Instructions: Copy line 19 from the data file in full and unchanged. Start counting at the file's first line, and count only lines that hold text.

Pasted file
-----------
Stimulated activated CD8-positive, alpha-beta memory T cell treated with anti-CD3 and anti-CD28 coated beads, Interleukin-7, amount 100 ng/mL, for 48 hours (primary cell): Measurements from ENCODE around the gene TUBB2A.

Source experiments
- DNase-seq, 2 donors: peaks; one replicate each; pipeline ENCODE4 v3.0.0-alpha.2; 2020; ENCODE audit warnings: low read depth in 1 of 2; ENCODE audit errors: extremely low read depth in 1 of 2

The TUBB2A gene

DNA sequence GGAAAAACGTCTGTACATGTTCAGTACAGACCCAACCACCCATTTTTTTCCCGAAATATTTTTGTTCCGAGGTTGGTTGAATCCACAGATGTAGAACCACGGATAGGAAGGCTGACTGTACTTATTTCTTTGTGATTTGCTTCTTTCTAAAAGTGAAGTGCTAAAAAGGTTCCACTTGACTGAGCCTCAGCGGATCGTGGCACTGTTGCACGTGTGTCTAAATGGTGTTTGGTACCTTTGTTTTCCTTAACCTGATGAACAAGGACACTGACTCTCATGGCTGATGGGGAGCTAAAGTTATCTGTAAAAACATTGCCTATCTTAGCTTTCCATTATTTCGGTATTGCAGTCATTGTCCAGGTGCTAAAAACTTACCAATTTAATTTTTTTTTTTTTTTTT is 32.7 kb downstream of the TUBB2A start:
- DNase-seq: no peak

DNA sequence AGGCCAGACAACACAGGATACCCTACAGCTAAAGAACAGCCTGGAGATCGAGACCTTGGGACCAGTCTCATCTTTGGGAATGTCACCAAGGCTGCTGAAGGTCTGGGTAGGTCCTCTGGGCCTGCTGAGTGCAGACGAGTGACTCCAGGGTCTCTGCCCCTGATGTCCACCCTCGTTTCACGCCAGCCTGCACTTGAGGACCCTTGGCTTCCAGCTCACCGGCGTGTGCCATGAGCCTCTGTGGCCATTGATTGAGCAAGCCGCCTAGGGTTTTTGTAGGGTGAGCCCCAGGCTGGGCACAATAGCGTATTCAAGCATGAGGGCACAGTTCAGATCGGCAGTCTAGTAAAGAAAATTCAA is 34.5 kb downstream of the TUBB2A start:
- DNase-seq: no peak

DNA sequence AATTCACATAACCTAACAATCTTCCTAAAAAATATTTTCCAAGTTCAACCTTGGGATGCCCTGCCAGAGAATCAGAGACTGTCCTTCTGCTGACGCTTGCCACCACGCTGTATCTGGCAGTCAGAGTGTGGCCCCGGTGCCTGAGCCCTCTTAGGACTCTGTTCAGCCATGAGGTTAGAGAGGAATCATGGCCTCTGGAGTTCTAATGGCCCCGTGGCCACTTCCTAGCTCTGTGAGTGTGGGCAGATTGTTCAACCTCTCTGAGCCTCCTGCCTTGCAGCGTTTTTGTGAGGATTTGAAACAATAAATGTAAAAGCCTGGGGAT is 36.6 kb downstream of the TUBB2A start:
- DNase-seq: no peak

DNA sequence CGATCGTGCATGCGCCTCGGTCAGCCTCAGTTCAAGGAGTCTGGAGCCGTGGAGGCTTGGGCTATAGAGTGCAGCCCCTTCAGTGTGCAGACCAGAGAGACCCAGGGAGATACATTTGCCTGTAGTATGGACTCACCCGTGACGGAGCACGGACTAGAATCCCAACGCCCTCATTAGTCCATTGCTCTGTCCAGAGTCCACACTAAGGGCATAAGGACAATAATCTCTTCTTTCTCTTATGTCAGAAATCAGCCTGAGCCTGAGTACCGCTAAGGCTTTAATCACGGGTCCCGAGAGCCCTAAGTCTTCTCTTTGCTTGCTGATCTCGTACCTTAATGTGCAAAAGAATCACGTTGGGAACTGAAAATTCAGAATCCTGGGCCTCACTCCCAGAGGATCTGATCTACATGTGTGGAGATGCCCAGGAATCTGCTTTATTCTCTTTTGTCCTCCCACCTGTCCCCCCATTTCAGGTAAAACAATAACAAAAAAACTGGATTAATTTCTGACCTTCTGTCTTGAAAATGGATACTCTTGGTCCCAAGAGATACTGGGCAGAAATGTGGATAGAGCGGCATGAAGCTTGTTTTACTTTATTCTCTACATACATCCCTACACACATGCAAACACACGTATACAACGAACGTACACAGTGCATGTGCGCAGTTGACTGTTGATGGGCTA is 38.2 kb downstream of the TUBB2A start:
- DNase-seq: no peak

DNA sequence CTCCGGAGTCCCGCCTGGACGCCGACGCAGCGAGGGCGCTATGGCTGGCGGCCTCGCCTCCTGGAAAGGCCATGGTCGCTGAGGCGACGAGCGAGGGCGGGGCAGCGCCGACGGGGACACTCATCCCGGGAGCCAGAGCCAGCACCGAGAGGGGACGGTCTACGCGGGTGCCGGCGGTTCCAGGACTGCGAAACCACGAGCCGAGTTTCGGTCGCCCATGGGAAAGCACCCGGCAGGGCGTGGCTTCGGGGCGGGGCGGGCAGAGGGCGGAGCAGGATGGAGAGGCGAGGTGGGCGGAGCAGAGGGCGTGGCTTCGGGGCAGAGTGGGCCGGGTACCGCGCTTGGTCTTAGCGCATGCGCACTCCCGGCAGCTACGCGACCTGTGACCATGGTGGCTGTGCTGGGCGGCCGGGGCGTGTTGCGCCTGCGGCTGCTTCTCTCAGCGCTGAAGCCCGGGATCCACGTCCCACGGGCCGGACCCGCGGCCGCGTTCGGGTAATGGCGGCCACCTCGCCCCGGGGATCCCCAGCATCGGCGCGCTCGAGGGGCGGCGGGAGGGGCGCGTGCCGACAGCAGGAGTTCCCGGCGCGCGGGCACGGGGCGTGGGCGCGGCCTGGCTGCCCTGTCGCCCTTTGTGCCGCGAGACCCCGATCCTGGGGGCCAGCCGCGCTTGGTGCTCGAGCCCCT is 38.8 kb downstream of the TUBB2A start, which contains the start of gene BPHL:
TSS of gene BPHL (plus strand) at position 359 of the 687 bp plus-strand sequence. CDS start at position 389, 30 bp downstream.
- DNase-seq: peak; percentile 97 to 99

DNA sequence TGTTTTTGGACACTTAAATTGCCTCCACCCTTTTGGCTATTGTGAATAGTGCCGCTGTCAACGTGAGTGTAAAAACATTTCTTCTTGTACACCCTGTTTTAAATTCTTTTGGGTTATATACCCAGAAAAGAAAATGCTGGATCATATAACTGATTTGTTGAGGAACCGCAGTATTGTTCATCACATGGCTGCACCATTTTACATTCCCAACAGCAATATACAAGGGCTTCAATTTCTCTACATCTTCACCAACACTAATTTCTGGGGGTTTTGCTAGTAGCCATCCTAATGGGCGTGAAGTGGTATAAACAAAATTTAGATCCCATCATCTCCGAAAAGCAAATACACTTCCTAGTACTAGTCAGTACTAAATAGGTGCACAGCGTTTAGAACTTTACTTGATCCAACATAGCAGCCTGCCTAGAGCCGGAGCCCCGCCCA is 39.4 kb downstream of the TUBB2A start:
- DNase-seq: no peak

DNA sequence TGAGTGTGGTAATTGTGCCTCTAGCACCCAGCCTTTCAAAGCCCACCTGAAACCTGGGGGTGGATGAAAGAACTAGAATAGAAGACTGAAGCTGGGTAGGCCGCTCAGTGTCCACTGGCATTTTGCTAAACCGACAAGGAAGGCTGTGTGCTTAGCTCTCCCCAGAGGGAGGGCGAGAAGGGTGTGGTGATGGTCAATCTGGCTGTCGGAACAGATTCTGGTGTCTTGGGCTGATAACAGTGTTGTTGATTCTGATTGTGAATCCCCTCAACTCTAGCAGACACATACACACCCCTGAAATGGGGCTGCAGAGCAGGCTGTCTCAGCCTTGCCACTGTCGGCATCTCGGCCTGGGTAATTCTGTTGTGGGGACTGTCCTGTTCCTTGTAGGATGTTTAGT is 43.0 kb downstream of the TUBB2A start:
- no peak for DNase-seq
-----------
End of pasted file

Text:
- no peak for DNase-seq